Denise Whiting, meet Pat Riley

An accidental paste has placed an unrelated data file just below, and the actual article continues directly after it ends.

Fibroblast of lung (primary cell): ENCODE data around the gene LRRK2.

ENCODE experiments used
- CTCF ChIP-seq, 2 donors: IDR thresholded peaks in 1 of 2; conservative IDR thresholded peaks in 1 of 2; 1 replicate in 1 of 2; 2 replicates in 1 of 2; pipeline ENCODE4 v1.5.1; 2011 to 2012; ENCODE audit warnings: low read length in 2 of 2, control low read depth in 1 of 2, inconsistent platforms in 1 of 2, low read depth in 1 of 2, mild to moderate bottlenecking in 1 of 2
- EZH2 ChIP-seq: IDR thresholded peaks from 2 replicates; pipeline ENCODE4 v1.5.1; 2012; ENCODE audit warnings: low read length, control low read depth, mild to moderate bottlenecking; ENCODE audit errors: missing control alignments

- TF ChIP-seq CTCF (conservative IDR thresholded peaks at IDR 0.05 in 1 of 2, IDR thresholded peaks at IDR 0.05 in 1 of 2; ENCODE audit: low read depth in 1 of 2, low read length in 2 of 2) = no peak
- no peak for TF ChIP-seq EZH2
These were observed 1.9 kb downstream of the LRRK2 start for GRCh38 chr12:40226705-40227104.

Most of us basketball fans know Pat Riley as the former head coach of the Los Angeles Lakers, New York Knicks and Miami Heat. Think Armani suits, hair gel, "Showtime" and a decidedly less elegant brand of hoops once he moved east. He's also the current Heat team president, the man responsible for luring LeBron James and his talents to South Beach. The guy's also won five NBA titles and is in the sport's Hall of Fame, so even an avowed Boston Celtics fan like me pays him his proper respects. What does this have to do with Denise Whiting and "Hon," the local term of endearment she's trademarked to the consternation of many around town? Well, Riley's also behind a corporate entity known as Riles & Co. Inc. that first trademarked the phrase "three-peat" back in 1989 and continues to hold the trademark today. It's active for shirts, jackets and hats, meaning anyone selling memorabilia with the phrase needs to kick some coin to Riles & Co. Its attorney, David R. Shaub of Los Angeles-based Shaub & Williams LLP, will no doubt see to that. Shaub's bio describes him as an experienced intellectual property and business litigator and has a sub-speciality in patent and transnational litigation, having litigated over 1,000 cases and tried over 100." Riley's move set off similar derision in sports circles back in the late 1980s.

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